Unlike the other four chapters of the first part of this volume, this chapter analyzes data taken from five semi-structured interviews to explore students’ biliteracy and academic writing practices. The starting point for this analysis is the concept of biliteracy developed by Hornberger (2009), as an example of multicultural or international education in which written communication exists in more than one language. The hybridity of the academic literacy of the students investigated in this study lead the author to the conclusion that, despite a widespread belief that multilinguals should only use one language at a time, these particular students make use of all languages at their disposal in order to complete a task.
Part II -- Using English as a Lingua Franca in Teaching a Foreign Language
Chapter 6: “English as a Lingua Franca: A Case of Japanese Courses in Australia,” by Duck-Young Lee and Naomi Ogi
In this chapter, the authors examine international students learning Japanese in an English-speaking classroom in Australia by exploring the students’ perceptions of learning a foreign language through English. This analysis also considers the use of English as a lingua franca in relation to the students’ identities as well as the balance between diversity and integration among the group of international students. Data analyzed in this chapter come from participant interviews. Previous studies (Ramburuth 2001; Ramsay et al. 1999; Andrade 2006; Stoynoff 1997) have reported that international students experience greater academic adjustment problems than domestic students, and that proficiency in the host language plays a large role in limiting academic achievement. However, some findings reported in this chapter show that this is not always the case. For instance, participants from Chinese and Korean backgrounds tended to feel that they had an advantage in this course compared to native speakers of English, which was the lingua franca of the course. Additionally, the Chinese and Korean students who reported feeling confident in their English proficiency noted that they even felt more comfortable when speaking English (compared to their native language) since they feel that they can speak more straightforwardly in English. An implication of the findings outlined in this chapter is the important role that the teacher plays in designing a course that considers and includes varied cultural and linguistic backgrounds in order to provide opportunities for students to experience internationalization.
Chapter 7: “‘Teacher! Why Do You Speak English?’ A Discussion of Teacher Use of English in a Danish Language Class,” by Mads Jakob Kirkbæk
This chapter contains an investigation similar to that of the previous chapter, except the target language being taught to the international students is Danish. Furthermore, this chapter examines the use of English as a means of translation and topic development, and considers the English used by the teacher. The author concludes that the teacher employs English in the classroom when he feels like he cannot adequately express himself in Danish due to the perceived Danish proficiency of his students.
Chapter 8: “The Use of English as a Lingua Franca in Teaching Chinese as a Foreign Language: A Case Study of Native Chinese Teachers in Beijing,” by Danping Wang
The final chapter in this part considers the use of English as a lingua franca by native speakers of Chinese teaching Mandarin Chinese as a foreign language to international students enrolled in Beijing universities. This case study seeks to answer questions about the native Chinese teachers’ beliefs and attitudes towards the use of English in teaching Chinese. The author concludes that the teachers’ language attitudes are influenced markedly by their own second language (L2) learning experience, L2 English proficiency, their own national identity, and their English language identity. The implications of this study suggest that theoretical support and guidelines should be provided to instructors in order to develop a pedagogy that will meet the needs of their multilingual international students learning Chinese.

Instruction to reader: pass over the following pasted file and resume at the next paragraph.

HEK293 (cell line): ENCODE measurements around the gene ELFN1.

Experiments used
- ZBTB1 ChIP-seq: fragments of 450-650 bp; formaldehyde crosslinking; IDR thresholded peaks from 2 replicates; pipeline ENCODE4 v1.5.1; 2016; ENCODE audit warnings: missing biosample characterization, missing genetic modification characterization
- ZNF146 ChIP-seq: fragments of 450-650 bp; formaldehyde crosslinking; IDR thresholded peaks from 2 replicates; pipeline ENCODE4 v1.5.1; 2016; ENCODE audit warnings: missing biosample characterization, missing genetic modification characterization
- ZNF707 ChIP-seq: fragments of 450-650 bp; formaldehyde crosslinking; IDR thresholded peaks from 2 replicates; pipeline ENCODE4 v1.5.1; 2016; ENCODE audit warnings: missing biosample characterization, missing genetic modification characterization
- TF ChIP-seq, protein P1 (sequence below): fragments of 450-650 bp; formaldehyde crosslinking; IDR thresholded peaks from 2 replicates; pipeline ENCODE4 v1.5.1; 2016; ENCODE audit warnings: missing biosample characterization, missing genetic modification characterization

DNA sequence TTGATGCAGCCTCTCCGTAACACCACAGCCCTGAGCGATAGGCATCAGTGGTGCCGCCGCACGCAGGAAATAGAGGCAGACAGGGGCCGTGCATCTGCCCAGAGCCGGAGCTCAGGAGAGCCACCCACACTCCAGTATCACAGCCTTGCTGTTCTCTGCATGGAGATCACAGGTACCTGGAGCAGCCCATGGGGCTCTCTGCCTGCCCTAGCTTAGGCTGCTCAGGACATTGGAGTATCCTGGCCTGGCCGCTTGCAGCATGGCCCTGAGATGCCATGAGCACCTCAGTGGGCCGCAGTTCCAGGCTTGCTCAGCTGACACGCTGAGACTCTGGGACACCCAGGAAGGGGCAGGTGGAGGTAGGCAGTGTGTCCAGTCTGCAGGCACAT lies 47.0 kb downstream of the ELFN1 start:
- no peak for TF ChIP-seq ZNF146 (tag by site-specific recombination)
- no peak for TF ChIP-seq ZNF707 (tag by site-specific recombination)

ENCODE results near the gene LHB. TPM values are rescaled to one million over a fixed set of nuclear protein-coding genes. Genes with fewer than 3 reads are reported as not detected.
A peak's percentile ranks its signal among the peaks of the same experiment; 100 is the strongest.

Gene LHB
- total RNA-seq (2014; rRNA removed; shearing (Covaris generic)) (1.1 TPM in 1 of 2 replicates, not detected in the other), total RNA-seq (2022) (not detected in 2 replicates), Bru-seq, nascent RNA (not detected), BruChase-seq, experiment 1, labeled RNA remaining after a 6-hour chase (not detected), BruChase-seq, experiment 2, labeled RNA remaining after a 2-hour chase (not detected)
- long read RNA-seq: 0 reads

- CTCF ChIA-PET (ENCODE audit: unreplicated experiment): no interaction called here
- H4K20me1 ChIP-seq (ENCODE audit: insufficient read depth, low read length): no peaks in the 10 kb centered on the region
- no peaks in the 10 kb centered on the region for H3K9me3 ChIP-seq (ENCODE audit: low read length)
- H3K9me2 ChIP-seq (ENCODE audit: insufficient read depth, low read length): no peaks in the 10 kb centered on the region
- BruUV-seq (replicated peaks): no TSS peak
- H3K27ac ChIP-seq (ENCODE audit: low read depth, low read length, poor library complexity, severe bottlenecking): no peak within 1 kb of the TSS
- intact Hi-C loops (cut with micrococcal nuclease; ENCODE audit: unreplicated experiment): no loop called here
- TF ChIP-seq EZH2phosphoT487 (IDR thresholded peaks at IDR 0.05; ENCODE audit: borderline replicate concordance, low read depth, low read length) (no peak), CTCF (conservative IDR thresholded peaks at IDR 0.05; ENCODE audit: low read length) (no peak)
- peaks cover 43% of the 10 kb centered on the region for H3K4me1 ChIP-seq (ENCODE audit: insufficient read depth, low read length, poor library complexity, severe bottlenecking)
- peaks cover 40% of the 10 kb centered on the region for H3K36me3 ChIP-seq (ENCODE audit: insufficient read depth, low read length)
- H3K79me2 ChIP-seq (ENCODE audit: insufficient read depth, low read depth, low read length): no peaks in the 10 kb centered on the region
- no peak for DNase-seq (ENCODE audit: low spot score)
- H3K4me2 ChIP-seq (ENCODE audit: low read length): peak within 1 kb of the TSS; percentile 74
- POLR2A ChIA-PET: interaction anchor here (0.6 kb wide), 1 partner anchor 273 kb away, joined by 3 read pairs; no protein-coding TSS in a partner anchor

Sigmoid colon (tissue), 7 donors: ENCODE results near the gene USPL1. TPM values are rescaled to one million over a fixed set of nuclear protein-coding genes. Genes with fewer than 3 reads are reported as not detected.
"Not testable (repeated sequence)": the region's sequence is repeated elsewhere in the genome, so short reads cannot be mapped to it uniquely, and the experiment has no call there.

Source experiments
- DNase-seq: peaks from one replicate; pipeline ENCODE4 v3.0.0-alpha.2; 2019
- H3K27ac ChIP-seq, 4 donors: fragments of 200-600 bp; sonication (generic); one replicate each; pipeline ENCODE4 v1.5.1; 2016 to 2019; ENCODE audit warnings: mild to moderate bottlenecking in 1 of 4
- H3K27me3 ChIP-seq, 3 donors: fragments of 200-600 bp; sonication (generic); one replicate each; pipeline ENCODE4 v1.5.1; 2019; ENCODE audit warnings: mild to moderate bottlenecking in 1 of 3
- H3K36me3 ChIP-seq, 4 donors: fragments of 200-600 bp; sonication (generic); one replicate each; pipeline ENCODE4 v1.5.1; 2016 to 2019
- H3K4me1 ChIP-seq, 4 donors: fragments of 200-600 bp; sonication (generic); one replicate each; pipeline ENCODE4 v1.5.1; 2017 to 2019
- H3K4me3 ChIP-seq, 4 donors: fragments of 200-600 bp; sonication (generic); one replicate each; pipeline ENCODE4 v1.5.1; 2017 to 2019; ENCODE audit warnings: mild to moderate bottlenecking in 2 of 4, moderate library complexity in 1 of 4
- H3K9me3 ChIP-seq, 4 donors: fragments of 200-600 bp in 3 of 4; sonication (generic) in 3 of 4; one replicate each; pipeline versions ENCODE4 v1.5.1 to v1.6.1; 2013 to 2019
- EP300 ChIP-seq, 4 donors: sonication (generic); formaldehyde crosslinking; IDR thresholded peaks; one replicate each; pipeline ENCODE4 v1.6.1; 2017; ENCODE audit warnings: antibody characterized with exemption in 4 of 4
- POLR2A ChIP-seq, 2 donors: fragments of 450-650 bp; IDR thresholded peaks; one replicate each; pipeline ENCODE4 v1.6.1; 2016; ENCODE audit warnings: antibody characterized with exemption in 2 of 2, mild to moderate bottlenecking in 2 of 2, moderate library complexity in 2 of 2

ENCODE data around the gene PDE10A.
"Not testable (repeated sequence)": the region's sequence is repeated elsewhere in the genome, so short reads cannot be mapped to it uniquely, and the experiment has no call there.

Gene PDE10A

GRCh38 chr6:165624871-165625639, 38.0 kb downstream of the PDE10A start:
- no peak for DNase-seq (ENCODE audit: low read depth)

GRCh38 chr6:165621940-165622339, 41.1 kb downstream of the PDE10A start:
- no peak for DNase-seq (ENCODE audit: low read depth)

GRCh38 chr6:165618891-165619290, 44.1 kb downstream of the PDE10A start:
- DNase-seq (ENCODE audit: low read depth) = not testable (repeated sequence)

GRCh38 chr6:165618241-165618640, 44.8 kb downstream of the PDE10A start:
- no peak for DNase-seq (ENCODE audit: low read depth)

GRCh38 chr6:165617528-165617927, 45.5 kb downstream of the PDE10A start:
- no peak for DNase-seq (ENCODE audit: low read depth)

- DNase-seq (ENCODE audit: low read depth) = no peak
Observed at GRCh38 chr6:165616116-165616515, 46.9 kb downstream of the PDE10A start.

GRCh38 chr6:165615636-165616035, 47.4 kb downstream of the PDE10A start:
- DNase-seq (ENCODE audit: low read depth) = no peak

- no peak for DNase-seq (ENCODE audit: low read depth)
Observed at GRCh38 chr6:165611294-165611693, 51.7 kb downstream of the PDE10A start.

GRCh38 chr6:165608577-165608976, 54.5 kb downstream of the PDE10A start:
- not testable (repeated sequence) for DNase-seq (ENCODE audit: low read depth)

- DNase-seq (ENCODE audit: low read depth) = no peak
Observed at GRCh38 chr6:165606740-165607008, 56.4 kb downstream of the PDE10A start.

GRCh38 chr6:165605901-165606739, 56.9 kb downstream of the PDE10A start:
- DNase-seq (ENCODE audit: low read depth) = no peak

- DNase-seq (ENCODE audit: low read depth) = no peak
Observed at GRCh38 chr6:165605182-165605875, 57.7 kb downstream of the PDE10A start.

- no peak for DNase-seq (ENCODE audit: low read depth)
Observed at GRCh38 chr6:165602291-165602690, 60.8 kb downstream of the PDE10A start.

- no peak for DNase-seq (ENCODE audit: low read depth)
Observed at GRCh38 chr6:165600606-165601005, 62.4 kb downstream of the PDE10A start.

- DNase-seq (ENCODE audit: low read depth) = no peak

Part III – Parallel Language Use: English and the Local Language
Chapter 9: “Stylistic and Pedagogical Consequences of University Teaching in English in Europe,” by Jacob Thøgerson
The sole chapter that comprises the third part of this volume takes place in a university-level English classroom in rapidly-internationalizing Denmark. The author makes use of a corpus of undergraduate lectures given by the same lecturer over a period of three weeks. In each week recorded in this corpus, the lecturer gives the ‘same’ lecture to five different seminar classes, three times in Danish and twice in English. The lectures are considered to be the same since the curriculum and objectives of the course were congruent, with the only difference from one recorded lecture to the other being the language used. The author determines that the stylistic differences that exist between the lectures in the lecturer’s native versus nonnative language may bring about pedagogical consequences. The lectures given in Danish seemed to be more informal and could be seen as a pedagogical attempt to bridge the gap between technical discourse and everyday speech. The lectures given in English tended to be more formal, and did not tend to bring the technical speech to a level that was more accessible to the students. The author of this chapter is not suggesting that instruction in English should be avoided entirely, but merely directs attention to the fact that a change in the language of instruction can also trigger a change in discourse register, and consequently, teaching style.
Part IV -- Language Policies and Language Ideologies in International Education
Chapter 10: “Expanding Language Borders in a Bilingual Institution Aiming at Trilingualism,” by Enric Llurda, Josep M. Cots, and Lurdes Armengol